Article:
They entered a hotel room with a view of the bay and Donnelly sat down on a chair close to the door. As soon as Bailey walked in, Donnelly was going to leave. This was Bailey’s problem, not his.
A tense twenty minutes later, Bailey walked in looking red faced. Donnelly was the only person to stand up and acknowledge him, edging closer to the door as he did so.
Harrington called Donnelly over. “You tell Bailey what you found.”
Bailey shook his head as Donnelly explained the number. “I personally put three hundred in the bag myself before I handed the bag over to Donnelly.”
Donnelly frowned. Bailey didn’t look at him.
Harrington said nothing for about a minute. “It shows that you can’t trust people, you know that? I took your word Bailey that you would give me all the money and now you’re two days late and eleven thousand dollars short.”
Donnelly listened with half an ear as Harrington continued to rant, swearing as he did so. Finally he couldn’t take it any longer, he stood up.
“Listen Mr. Harrington, I don’t know how there is a mistake but can’t we move on? If it’s eleven thousand dollars I’m sure we can come up with the difference.” Donnelly looked at Bailey who had gone suddenly pale. Harrington looked stunned.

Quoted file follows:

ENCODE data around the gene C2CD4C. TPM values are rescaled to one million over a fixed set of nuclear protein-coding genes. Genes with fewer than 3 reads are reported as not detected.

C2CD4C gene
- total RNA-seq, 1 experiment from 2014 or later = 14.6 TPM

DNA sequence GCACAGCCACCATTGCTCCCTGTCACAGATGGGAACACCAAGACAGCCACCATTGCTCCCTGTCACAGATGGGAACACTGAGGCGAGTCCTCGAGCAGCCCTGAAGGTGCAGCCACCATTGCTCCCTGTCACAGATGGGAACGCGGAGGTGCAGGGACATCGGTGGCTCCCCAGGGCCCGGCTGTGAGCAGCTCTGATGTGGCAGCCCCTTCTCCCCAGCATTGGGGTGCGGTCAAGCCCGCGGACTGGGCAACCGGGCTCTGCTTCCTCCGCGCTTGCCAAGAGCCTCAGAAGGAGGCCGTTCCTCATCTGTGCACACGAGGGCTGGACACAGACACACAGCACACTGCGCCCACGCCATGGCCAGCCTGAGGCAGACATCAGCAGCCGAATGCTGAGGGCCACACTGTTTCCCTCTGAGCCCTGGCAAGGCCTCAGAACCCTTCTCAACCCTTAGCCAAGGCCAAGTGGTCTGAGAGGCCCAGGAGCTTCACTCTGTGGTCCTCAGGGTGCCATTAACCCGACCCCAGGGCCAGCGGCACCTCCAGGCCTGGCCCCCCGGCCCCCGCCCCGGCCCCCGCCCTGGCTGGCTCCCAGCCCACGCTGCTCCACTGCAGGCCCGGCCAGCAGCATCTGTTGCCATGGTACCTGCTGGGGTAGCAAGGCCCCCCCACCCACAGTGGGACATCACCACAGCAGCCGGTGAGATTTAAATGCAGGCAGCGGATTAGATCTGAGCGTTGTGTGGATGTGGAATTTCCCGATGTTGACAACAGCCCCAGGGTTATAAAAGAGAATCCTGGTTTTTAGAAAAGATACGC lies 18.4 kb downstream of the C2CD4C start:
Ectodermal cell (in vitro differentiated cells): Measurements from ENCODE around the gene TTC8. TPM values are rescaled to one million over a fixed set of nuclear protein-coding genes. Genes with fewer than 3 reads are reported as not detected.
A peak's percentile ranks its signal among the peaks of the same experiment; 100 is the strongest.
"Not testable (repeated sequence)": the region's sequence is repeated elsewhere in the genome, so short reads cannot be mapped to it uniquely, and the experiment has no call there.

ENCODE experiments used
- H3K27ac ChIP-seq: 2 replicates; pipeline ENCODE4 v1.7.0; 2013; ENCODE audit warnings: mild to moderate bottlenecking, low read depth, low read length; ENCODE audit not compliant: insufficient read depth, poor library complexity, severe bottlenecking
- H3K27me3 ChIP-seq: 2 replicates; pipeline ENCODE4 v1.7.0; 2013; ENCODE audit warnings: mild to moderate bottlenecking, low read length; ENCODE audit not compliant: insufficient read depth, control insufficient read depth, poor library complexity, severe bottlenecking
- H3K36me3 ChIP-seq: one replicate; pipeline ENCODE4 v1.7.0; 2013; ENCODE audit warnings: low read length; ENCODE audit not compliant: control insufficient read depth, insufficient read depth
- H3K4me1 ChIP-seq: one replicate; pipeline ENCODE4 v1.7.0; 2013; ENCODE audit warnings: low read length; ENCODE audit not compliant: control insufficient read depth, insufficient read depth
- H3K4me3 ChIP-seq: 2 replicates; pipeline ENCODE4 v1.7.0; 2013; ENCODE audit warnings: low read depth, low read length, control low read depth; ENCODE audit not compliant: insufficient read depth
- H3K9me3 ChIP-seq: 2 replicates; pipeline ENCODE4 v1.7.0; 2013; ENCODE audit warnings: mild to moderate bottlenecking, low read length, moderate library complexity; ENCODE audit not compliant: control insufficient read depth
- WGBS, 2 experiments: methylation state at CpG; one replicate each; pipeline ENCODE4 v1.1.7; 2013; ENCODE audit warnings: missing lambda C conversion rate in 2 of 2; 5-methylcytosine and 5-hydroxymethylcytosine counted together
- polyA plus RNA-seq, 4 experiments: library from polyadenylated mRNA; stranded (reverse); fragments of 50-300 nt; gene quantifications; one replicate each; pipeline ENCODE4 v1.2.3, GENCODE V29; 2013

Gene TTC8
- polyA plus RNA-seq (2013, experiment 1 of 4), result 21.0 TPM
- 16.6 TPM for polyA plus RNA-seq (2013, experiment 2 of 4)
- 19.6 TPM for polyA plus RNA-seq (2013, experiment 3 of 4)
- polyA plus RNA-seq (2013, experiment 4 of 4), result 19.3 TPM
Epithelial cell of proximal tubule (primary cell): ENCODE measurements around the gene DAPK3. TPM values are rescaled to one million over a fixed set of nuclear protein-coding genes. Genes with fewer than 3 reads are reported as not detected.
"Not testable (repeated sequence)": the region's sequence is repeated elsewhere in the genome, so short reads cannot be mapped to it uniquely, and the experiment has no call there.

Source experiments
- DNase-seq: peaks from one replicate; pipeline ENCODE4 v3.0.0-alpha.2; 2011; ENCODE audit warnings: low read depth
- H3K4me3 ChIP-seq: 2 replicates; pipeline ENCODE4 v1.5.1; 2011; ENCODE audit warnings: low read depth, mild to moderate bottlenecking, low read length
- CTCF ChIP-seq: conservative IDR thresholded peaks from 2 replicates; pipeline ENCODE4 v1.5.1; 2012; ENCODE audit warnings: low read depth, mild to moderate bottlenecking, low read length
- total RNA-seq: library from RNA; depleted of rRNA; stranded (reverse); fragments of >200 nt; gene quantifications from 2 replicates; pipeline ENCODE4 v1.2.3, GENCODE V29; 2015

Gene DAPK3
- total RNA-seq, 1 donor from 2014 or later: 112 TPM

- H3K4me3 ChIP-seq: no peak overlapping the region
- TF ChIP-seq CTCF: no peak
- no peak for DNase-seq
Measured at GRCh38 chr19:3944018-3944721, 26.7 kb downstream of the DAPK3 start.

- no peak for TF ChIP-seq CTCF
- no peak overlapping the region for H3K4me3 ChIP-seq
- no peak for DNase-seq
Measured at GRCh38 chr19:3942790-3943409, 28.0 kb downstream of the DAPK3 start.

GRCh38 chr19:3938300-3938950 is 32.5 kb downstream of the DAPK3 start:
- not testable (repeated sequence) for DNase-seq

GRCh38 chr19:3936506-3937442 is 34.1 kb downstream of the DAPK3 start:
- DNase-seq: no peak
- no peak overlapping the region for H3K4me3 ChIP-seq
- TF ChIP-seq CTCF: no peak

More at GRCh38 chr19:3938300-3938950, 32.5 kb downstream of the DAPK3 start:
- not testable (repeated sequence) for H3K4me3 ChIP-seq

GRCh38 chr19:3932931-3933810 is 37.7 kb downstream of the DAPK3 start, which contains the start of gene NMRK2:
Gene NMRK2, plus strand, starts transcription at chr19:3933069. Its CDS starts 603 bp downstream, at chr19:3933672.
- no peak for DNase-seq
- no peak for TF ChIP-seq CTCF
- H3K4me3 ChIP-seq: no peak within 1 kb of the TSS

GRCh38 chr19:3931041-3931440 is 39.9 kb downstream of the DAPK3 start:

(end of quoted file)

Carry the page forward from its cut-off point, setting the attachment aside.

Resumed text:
“Let’s count the money again and be done with it.” Donnelly grabbed the duffel bag and dumped out the cash.
Harrington sat there with an amused look on his face as Donnelly counted the pile into stacks, and piling them onto the coffee table. He felt his face going red as he reached the last round of bills. Donnelly took a deep breath, “two hundred and eighty five!”
Bailey had one hand against the side of his face. Harrington and the large guy both had their arms crossed.
Harrington turned to Bailey, “now you owe me fifteen thousand dollars. What do you have to say?”
Bailey moved his lips but no sound came out.
“This is crazy,” Donnelly said. He felt like laughing but knew he would come across hysterical. All eyes turned to him.
“Someone here is pocketing the money. Bailey put three hundred in the duffel bag and after the large guy handled it, eleven went missing, then he’s handling it again and another four is missing. When is it going to stop? You talk about trusting people Harrington but you can’t even trust your own people. By the end of the day you’ll only have twenty left.”
Donnelly jumped over the couch just as the large guy swung his fist at him. He ran around the furniture and threw a heavy lamp at the large guy as he tried to reach over and grab him, nailing him in the shoulder.
“Hey!” Harrington pulled out his mobile and began to punch in some numbers. Donnelly ducked behind Bailey who was backing up towards the door using his briefcase as a shield.
Popping noises erupted behind him as Donnelly reached for the door and yanked it open. He ran along the hallway and down the stairs and out of the building. He didn’t stop.